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August 30, 2015 / 15 Elul, 5775
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Rav Yosef Shmuel Of Cracow

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Those who learn the Talmud are forever indebted to a commentary found on the side of the pages which enables the student to find the source of a particular law. This commentary, known as Mesoras HaShas, is the work of one of the most brilliant and erudite Talmudic scholars, Rav Yosef Shmuel of Cracow.

His greatest fame came as Rav of the city of Frankfurt. How he came there is the subject of a fascinating and beautiful story.

Three Questions

The chief Rav of Frankfurt was elderly. Realizing that his end was near he called in the leaders of the community.

“I wish to make sure that the Rav you choose to follow me will be a proper one to lead the holy community of Frankfurt.

“Therefore, I will now pose to you three extremely difficult Talmudic questions that only a true scholar will be able to answer properly.

“Send out people and if they find a scholar who can answer these questions he is worthy to sit on the seat of the Rav of Frankfurt.”

The Search Begins

The Rav relayed the three questions and then passed away. Following the period of mourning the community appointed a group of scholars and gave them the task of finding a new Rav.

In those days, few cities possessed as many scholars as the Polish city of Cracow. The delegation, therefore, headed directly there and made their mission known to the leaders of the Jewish congregation. The leaders were delighted, welcoming their guests with open arms and inviting them to search the yeshivas and study halls to their hearts’ content.

The Circumcision

It so happened that the next morning, the guests and community leaders took part in a bris milah for the child of one of Crakows scholars. As the guests began their meal, the 10-year-old son of the happy father rose and delivered a Torah discourse that had been prepared for him by his melamed.

As the guests from Frankfurt sat in utter amazement, the 10-year-old proceeded to ask the very three questions they had come to hear answered, and gave direct and lucid answers to them.

The Teacher

The guests could not believe their ears. As soon as the youngster had finished, they hastened over to the father and asked him:

‘‘Where did your son learn this Torah discourse?’’

“It was taught to him by his melamed – Rav Yosef Shmuel, the shamash in the old synagogue.’’

The Frankfurt guests were even more impressed now. A teacher of young children and a shamash in the synagogue who was capable of creating such a Torah discourse! It was amazing.

Tells Them To Wait

Hurrying to the shul where Rav Yosef Shmuel worked, they found him sitting and teaching his young students Torah.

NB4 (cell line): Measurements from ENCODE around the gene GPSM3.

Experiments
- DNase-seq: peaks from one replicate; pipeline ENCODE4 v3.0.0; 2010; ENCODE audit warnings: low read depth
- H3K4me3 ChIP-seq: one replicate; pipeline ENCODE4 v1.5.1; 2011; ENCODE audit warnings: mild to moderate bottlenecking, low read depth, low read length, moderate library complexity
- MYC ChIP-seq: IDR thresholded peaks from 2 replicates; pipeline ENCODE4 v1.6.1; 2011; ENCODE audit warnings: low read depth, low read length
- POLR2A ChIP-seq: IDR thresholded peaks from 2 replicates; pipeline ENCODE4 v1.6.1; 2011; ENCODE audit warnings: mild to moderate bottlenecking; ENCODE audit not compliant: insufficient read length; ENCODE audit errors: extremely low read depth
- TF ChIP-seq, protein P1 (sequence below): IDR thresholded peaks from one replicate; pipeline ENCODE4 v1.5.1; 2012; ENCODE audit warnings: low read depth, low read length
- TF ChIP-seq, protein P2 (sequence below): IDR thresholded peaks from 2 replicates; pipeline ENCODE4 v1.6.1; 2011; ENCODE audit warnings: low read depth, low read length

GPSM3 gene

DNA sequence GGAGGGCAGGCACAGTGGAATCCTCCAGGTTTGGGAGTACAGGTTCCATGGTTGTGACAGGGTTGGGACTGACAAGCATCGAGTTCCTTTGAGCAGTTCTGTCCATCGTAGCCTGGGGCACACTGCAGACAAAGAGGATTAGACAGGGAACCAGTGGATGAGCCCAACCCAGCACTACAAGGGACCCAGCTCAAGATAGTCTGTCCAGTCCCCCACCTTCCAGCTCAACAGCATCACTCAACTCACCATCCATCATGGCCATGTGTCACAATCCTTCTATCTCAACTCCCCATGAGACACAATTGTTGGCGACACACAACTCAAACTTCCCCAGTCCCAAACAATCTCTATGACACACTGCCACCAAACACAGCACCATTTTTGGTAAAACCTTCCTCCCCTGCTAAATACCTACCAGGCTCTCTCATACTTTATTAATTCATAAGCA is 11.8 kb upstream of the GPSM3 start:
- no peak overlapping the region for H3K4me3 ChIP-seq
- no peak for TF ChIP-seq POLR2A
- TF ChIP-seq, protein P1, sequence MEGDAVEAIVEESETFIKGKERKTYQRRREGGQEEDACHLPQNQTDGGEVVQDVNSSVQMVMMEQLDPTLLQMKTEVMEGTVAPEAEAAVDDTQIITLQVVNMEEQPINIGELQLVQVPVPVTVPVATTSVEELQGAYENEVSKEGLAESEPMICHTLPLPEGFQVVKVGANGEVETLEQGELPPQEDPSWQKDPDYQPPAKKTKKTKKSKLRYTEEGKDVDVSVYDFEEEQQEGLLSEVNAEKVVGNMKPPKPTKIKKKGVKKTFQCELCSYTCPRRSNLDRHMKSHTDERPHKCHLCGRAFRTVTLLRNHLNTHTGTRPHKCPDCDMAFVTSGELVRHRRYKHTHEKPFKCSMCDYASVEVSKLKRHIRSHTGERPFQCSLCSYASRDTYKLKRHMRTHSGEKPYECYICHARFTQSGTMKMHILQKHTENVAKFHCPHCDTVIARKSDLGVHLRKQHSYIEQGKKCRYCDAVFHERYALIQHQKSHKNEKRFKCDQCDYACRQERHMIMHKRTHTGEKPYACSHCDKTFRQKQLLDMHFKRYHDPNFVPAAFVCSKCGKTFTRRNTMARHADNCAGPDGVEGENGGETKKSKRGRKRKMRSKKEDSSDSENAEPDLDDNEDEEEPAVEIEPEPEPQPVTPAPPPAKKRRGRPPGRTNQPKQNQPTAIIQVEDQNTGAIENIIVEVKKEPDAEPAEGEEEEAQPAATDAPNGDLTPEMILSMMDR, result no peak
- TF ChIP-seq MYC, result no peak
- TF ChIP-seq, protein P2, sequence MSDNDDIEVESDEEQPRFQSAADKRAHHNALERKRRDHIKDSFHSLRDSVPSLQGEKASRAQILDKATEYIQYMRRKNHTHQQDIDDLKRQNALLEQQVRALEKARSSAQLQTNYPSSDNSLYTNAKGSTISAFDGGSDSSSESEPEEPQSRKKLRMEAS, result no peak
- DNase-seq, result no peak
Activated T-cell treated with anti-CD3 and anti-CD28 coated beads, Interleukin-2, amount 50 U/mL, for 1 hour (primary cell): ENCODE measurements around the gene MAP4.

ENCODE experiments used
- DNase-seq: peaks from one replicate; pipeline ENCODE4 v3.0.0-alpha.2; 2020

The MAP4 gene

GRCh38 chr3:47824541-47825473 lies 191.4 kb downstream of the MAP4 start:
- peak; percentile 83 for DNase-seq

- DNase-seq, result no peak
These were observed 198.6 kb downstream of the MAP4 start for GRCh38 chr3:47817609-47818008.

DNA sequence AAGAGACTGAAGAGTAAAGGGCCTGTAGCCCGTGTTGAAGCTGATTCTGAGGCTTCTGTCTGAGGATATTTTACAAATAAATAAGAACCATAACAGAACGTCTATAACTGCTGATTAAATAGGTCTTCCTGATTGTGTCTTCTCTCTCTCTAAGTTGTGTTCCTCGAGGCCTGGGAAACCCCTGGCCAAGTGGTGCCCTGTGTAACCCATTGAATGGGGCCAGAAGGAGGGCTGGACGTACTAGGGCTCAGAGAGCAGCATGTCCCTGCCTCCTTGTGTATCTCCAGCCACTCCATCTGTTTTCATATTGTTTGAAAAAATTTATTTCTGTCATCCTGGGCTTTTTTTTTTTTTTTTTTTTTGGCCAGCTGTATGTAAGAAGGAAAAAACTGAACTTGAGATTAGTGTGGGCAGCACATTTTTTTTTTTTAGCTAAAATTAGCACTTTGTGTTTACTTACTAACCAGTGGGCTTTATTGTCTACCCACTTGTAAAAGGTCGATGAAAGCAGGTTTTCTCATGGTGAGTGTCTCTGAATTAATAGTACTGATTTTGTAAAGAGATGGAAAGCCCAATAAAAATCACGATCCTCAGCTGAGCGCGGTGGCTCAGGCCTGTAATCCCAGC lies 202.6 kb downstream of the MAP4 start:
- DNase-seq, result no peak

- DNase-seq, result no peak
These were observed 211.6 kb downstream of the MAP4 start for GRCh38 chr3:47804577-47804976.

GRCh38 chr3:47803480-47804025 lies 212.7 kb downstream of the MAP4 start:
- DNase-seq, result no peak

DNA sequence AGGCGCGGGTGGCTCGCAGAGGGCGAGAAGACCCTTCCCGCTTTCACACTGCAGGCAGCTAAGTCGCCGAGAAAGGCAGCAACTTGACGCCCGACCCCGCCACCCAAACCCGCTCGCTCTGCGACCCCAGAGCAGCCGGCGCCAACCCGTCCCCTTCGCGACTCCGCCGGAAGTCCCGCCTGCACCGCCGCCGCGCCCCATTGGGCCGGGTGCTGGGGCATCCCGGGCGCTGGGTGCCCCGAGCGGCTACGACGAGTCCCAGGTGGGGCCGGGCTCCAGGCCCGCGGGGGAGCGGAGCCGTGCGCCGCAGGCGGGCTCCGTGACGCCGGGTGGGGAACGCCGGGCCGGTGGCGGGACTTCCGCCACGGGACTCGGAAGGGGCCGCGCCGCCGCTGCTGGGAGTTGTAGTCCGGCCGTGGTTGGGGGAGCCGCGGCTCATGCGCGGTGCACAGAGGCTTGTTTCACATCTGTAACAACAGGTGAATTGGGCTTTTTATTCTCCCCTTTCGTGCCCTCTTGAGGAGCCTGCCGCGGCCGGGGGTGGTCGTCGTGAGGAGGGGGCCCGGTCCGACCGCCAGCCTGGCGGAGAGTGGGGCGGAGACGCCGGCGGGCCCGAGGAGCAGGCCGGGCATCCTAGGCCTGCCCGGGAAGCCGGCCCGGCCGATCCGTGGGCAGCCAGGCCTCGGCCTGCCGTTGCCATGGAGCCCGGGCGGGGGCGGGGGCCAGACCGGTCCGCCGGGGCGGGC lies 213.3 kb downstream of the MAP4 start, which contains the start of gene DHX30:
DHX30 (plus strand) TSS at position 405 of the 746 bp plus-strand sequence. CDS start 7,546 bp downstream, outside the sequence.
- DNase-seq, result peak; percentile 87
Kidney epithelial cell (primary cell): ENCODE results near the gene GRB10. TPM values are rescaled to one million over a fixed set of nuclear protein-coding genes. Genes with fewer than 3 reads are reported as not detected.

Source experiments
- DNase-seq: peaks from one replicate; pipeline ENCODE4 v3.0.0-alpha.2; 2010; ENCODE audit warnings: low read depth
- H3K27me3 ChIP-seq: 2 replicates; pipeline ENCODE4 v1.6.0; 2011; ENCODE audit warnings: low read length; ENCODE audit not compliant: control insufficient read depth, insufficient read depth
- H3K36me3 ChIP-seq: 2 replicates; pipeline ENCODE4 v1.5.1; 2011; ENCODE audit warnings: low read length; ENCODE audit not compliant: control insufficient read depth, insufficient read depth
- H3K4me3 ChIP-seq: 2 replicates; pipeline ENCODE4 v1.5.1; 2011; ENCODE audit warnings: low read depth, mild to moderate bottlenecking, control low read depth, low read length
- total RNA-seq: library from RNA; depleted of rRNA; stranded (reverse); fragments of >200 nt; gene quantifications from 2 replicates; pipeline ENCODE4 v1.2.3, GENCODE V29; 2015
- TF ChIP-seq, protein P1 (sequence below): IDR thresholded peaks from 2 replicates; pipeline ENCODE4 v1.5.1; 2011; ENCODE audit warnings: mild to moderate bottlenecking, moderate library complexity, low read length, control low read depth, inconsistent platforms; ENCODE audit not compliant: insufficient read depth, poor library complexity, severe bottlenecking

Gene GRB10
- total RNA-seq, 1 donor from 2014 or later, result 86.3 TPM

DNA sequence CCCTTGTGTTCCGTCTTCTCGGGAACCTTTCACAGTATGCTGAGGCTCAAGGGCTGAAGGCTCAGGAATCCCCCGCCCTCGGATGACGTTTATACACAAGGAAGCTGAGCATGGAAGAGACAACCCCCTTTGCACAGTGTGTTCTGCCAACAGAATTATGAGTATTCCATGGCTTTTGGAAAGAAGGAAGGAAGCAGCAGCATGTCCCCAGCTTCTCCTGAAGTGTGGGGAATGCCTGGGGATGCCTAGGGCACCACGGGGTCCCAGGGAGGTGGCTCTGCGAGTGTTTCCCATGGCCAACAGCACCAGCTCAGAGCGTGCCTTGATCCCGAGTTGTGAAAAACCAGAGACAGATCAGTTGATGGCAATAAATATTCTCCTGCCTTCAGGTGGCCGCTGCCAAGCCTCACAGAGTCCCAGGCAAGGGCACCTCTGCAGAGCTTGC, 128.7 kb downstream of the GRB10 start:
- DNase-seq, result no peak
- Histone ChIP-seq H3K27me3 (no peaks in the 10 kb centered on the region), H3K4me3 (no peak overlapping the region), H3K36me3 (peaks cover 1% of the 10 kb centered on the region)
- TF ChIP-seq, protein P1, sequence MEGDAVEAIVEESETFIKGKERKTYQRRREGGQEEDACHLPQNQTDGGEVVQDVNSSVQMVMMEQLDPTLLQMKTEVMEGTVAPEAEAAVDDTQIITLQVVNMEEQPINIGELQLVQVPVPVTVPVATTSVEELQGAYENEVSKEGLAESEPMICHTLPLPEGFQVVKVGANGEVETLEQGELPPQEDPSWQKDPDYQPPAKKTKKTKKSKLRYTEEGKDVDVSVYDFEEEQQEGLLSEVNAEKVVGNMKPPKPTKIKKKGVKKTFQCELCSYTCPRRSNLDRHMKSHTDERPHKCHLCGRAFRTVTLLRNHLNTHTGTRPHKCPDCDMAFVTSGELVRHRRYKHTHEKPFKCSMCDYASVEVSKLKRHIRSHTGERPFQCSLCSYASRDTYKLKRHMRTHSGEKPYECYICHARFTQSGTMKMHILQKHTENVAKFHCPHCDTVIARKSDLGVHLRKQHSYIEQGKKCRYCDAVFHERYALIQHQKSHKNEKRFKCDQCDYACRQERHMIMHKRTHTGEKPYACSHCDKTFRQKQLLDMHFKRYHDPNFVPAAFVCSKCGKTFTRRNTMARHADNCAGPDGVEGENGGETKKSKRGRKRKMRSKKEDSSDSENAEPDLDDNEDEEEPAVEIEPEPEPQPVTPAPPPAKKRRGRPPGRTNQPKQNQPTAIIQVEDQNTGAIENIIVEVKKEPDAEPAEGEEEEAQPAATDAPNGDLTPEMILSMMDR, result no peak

“Excuse us,” they said, “But we have something very, very urgent to talk over with you.”

Rav Yosef Shmuel looked at the guests and said:

“I am very sorry but I am hired to do the holy work of teaching children Torah. I am not allowed to even waste a moment from this work. This evening, when I have finished I will be glad to see you and talk with you.”

That evening, the guests returned and told Rav Yosef Shmuel: “Our late, great rabbi told us, before he passed on, that we should choose a man who could answer three difficult questions from the Talmud. This morning we heard one of your students give a Torah discourse in which those very questions were asked and brilliantly answered.”

Rabbi Yosef Shmuel looked at his guests in wide-eyed amazement.

`”What? I, a simple teacher of children, should become rabbi of the great and important city of Frankfurt? Impossible. I am not worthy of the honor nor fitted for the position.”

They Return Home

No matter how the Frankfurt delegates tried to persuade him, Rav Yosef Shmuel would not budge.

“I am only a teacher of children. I am not worthy of being a Rav in Israel.”

The guests were forced to return home, sad and disappointed, having apparently failed in their attempt to find a proper Rav for Frankfurt.

Falls Ill

Not many days later, Rav Yosef Shmuel fell suddenly and mysteriously ill. The doctors were puzzled. They could not find the source of his sickness and could do nothing to cure him.

Rav Yosef Shmuel, however, understood what had happened. The Almighty wanted him to accept the position and had punished him for refusing to lead a community in Israel.

“Master of the Universe,” he said, “you know that my refusal to become Rav of Frankfurt was not because of stubbornness or such reasons.

“I honestly do not believe that I am worthy of holding such an illustrious position. But if you desire that I accept the post I am ready and willing to disregard my own personal feelings and accept your will.”

When Rav Yosef Shmuel finished speaking these words he felt that his strength was returning. When after a few days, he was better he sent word to the happy city of Frankfurt that he was finally ready to be their Rav.

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